On my 35th birthday in 2005, I got a call from my sister telling me that Dad's cancer had reached his bones, and that it was only a matter of time. I needed to come home. Ron, the three kids, and I were there the next day, May 18, and stayed until he died on June 5.
Ron and I stayed with my mother for another week before heading home to Pittsburgh. She had two of my sisters and a brother right there in town with her, as well as my niece, who'd been living with my parents that summer in order to help out with Dad's care. Before we left, I asked Ron to copy all of Dad's computer files so we'd have them if Mom ever needed them. Dad had written and published a number of books by then, and Mom, God bless her technophobic little soul, was far from computer literate. Those files came in handy a few months back when a publisher agreed to take on a book my parents had self-published years earlier.
I was going through the files again yesterday, searching for an autobiography/biography my dad had written a long time ago for my seven siblings and me. Mom had been reading through her copy and found she was missing some pages. I found the document and told her I would print it out and mail it to her this week (she freezes at the word 'download').
I also came across a document my father had started, entitled "To All My Children." He wrote it less than a month before he died--right before he slid downhill quickly. I recall reading it that June, but he never gave it to any of us kids. Reading it now--five years later--it affected me more than it did even then. Here it is (all of the misspellings are in the original):
I’ve been putting this letter off for too long thinking I would be closer to normal and could really say the things I want to say. Normal seems further and further away so I’d better start it now. This is not a personal letter to each of you – I plan to do that after I finish this collective missile but I want to put some thoughts into single letter, thoughts that I would be merely repeating to each of you. It has been repeatedly stated by our Church authorities that “the greatest thing a father can do for his children is to love their mother.” And that’s where I want to start.
I has disturbed me somewhat that all the plaudits in our lives – as small as they may be – have been directed at me for my teaching, my firesides, books, and not toward your mother who is a better person and disserve them more I do. And I guess that is why she is a better person. She has never indicated a desire for them as long as I receive them.
I know this is a really personal thing to share, and I hesitated to put it here for that reason. But my father adored my mother and was never ashamed to say so. Their marriage was never perfect. In fact, they both admitted that there were times when they didn't know if they'd make it. But they did: 52 years. And there's nothing to hide about the love he had for her.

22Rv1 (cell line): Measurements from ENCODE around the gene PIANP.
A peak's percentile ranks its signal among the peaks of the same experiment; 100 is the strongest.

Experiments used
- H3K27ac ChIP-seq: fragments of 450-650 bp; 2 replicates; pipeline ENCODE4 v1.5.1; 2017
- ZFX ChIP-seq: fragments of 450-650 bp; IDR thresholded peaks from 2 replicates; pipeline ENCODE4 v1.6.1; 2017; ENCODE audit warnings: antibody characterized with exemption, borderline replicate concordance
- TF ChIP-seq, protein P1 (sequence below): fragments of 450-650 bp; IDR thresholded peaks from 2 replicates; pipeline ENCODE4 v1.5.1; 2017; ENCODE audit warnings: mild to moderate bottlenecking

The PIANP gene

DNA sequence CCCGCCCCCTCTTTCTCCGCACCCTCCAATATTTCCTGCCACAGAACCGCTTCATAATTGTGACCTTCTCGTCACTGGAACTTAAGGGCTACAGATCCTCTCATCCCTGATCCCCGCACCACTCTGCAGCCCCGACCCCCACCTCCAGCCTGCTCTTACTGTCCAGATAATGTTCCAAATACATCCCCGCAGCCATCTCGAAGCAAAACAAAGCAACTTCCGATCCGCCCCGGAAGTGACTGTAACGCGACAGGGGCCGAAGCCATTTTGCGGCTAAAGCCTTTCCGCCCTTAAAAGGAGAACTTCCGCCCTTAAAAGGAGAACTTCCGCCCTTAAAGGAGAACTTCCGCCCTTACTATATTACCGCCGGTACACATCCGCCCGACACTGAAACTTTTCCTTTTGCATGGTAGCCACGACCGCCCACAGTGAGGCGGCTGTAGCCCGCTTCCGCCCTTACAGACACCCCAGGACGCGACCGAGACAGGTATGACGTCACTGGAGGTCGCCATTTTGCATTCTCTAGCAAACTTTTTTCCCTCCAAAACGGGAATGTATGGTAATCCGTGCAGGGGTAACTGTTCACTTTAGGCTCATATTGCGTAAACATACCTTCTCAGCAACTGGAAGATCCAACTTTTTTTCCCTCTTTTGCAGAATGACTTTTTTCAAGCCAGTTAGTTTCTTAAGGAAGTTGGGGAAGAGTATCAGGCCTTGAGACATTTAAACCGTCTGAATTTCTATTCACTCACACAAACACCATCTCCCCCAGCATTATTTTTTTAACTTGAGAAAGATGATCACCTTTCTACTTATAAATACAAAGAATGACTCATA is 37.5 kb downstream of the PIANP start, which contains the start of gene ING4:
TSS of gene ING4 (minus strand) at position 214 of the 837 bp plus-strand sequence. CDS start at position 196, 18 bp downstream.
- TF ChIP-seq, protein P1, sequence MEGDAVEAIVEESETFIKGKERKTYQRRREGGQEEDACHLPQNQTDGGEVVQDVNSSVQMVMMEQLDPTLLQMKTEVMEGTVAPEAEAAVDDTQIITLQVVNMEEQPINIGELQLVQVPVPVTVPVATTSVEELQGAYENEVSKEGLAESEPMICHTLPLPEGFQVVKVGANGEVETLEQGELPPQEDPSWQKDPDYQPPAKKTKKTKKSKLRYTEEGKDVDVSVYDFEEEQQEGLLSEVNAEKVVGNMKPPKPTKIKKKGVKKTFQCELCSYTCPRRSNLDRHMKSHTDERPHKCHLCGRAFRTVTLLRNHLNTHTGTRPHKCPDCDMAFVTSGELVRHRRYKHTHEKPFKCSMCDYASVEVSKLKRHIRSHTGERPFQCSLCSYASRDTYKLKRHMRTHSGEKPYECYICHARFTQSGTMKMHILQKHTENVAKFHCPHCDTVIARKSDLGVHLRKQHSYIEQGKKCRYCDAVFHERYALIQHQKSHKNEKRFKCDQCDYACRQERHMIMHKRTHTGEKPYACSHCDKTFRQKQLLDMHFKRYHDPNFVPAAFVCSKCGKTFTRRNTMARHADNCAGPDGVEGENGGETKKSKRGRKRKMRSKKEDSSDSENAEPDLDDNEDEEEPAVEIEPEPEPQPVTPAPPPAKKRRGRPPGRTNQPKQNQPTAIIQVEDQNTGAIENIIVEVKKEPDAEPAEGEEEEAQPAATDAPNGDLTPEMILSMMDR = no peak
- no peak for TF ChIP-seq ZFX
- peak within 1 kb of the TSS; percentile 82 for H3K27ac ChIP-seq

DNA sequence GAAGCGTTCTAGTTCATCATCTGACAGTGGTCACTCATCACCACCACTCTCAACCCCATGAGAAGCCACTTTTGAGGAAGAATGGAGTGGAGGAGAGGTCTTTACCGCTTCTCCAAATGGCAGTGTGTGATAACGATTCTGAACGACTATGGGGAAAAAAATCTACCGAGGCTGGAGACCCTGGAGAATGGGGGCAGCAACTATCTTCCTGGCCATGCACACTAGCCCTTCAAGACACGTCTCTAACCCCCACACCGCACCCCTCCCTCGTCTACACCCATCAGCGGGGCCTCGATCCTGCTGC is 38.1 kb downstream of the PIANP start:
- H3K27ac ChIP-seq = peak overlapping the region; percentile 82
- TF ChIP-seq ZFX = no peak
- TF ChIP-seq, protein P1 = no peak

The reason I think this affected me so much more now is because, first of all and most obviously, I miss him. I've been writing for the last several years, which is something he had been encouraging me to do for as far back as I can remember. But I had three kids at the time he died, and very little free time--certainly not enough to write what I wanted to. I've thought many, many times since I finally made the free time (because I've realized you don't 'find' it...ever) of how glad he would be for me. Not only proud, but glad because he wanted me to be able to say I wrote, and not just that he had a daughter who wrote. And I wish I had made the time earlier so he would have known.
It also affected me, however, because more important than me being able to call myself a writer is me being able to call myself a mother. Nothing I ever create, regardless of how proud of it I am, will ever make me prouder than my children. I know this letter was about Dad praising Mom. But I realized a long time ago that an author's intention means very little once the reader gets hold of the writing. For me, this letter is a testament to what matters. It's not the praise and the plaudits that make our lives memorable; it's the love.
When I first read this brief letter, I scanned his other files, looking for the letters he had planned to write to each of us. They weren't there. He ran out of time. And I was disappointed not to find them. I wanted to know what he wanted to say to me--not just what he wanted to say to all of us.
But, in fact, it's irrelevant. He said all that he needed to right here. I already knew he loved me and was proud of me and knew I felt the same way about him. It's fitting that his final words to all of us were these. My father loved my mother, and he thought she was a better person than he was. What child, regardless of their age, isn't a better person for knowing that?